In a new editorial headlined “How Trump Has Hurt the Gun Lobby,” the New York Times highlights how the politics of gun safety have shifted, exemplified by tomorrow’s House markup of legislation to require background checks on all gun sales just one day before the one-year mark of the Parkland mass shooting. The piece highlights many of the challenges facing the NRA, including its organizational financial health and revelations about its ties to the Kremlin, which reportedly continue to attract attention from federal and congressional investigators.
“It so happens that this Wednesday, the House Judiciary Committee will move to advance legislation requiring background checks on all firearm sales. The killer in the Parkland, Fla., school massacre passed such a check, but this measure would close a loophole exploited by other killers that exempts unlicensed gun sellers from conducting background checks. Support for such a change is overwhelmingly popular, even among gun owners. The bill has an excellent chance of passing the Democrat-led House.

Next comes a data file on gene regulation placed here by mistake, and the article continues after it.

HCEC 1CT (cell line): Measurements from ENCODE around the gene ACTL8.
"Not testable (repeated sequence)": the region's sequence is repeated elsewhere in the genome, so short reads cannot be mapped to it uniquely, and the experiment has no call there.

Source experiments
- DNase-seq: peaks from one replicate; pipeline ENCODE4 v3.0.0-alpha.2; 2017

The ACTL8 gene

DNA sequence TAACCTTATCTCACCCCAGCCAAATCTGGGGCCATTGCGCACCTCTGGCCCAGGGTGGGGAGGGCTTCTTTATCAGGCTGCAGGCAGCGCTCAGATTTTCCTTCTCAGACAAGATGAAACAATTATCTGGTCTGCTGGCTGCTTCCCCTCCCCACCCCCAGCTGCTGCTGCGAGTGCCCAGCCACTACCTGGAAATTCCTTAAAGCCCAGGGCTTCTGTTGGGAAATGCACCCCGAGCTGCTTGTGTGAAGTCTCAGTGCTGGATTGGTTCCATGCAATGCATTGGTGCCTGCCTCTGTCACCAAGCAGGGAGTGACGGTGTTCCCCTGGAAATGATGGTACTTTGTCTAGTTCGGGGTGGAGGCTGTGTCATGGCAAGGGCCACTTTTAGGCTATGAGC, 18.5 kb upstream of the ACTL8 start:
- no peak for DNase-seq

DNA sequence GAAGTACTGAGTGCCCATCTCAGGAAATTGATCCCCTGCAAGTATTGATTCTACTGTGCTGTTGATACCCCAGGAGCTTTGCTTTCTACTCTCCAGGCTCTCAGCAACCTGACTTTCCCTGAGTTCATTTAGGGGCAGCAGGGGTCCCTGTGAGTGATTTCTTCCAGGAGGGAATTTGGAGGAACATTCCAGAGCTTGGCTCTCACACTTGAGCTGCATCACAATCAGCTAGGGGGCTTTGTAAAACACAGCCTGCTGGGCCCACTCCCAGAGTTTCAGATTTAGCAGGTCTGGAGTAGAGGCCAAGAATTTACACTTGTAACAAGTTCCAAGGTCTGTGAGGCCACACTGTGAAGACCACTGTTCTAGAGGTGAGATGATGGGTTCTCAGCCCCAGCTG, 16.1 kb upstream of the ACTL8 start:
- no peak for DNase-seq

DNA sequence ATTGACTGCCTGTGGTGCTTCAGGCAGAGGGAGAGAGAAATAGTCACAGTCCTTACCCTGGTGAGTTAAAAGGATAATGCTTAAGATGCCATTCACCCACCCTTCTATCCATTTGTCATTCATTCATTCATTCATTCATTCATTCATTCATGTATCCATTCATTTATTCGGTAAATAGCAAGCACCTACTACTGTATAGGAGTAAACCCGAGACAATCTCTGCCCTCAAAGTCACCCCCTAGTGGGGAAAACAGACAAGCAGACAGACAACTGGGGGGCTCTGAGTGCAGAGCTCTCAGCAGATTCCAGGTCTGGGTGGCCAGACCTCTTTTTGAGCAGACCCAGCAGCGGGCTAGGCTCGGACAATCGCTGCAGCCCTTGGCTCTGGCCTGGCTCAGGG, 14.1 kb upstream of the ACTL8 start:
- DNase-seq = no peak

“In 2017, the [NRA’s] revenues dropped by $55 million, or 15 percent, over its 2016 haul, driven largely by a decline in member dues. Combined with its heavy spending in the 2016 campaign, the group now finds itself in a deep financial hole, in debt to the tune of $31.8 million.
“The N.R.A. has suffered Trump-specific turmoil as well. As part of the investigation into Russian meddling in the 2016 presidential election, the special counsel, Robert Mueller, has been exploring possible ties between the N.R.A. and Russia. Among Mr. Mueller’s top concerns is reportedly whether Russian interests funneled money to the Trump campaign via the N.R.A. — and, if so, to what degree the group’s leaders may have known what was happening.
“In addition to Mr. Mueller’s interest in the N.R.A., there have been multiple congressional inquiries into a possible love triangle among the gun group, Team Trump and Russia.”